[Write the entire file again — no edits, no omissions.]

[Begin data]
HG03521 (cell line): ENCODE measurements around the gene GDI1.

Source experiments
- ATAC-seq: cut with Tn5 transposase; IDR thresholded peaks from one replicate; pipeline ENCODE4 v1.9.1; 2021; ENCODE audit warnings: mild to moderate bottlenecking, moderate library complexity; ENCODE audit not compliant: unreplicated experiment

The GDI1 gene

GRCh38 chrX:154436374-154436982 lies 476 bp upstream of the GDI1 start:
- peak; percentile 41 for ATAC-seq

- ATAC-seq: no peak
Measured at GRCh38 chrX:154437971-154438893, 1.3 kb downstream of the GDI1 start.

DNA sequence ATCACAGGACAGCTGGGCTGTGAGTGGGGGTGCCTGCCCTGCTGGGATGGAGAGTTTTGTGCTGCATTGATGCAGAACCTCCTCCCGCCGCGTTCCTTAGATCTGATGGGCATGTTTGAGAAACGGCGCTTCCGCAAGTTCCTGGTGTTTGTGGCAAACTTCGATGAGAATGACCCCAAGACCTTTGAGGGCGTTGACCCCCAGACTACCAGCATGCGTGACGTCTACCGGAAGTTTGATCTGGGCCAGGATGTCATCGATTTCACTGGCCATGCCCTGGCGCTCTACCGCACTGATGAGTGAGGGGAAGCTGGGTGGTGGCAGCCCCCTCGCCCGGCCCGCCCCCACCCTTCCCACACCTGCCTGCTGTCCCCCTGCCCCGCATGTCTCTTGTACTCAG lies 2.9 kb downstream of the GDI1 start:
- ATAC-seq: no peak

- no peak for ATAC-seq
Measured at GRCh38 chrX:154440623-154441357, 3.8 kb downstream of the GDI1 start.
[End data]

HG03521 (cell line): ENCODE measurements around the gene GDI1.

Source experiments
- ATAC-seq: cut with Tn5 transposase; IDR thresholded peaks from one replicate; pipeline ENCODE4 v1.9.1; 2021; ENCODE audit warnings: mild to moderate bottlenecking, moderate library complexity; ENCODE audit not compliant: unreplicated experiment

The GDI1 gene

GRCh38 chrX:154436374-154436982 lies 476 bp upstream of the GDI1 start:
- peak; percentile 41 for ATAC-seq

- ATAC-seq: no peak
Measured at GRCh38 chrX:154437971-154438893, 1.3 kb downstream of the GDI1 start.

DNA sequence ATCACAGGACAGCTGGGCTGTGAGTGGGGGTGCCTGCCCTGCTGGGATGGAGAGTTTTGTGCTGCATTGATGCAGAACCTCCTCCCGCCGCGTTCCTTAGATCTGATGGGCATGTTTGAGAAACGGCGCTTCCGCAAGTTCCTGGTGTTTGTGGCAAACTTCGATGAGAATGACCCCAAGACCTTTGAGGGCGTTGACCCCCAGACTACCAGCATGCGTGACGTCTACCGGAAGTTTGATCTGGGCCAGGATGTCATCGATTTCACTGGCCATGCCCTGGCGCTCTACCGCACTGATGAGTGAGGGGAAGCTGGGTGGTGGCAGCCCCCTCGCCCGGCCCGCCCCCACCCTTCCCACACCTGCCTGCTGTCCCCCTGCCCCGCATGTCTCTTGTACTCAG lies 2.9 kb downstream of the GDI1 start:
- ATAC-seq: no peak

- no peak for ATAC-seq
Measured at GRCh38 chrX:154440623-154441357, 3.8 kb downstream of the GDI1 start.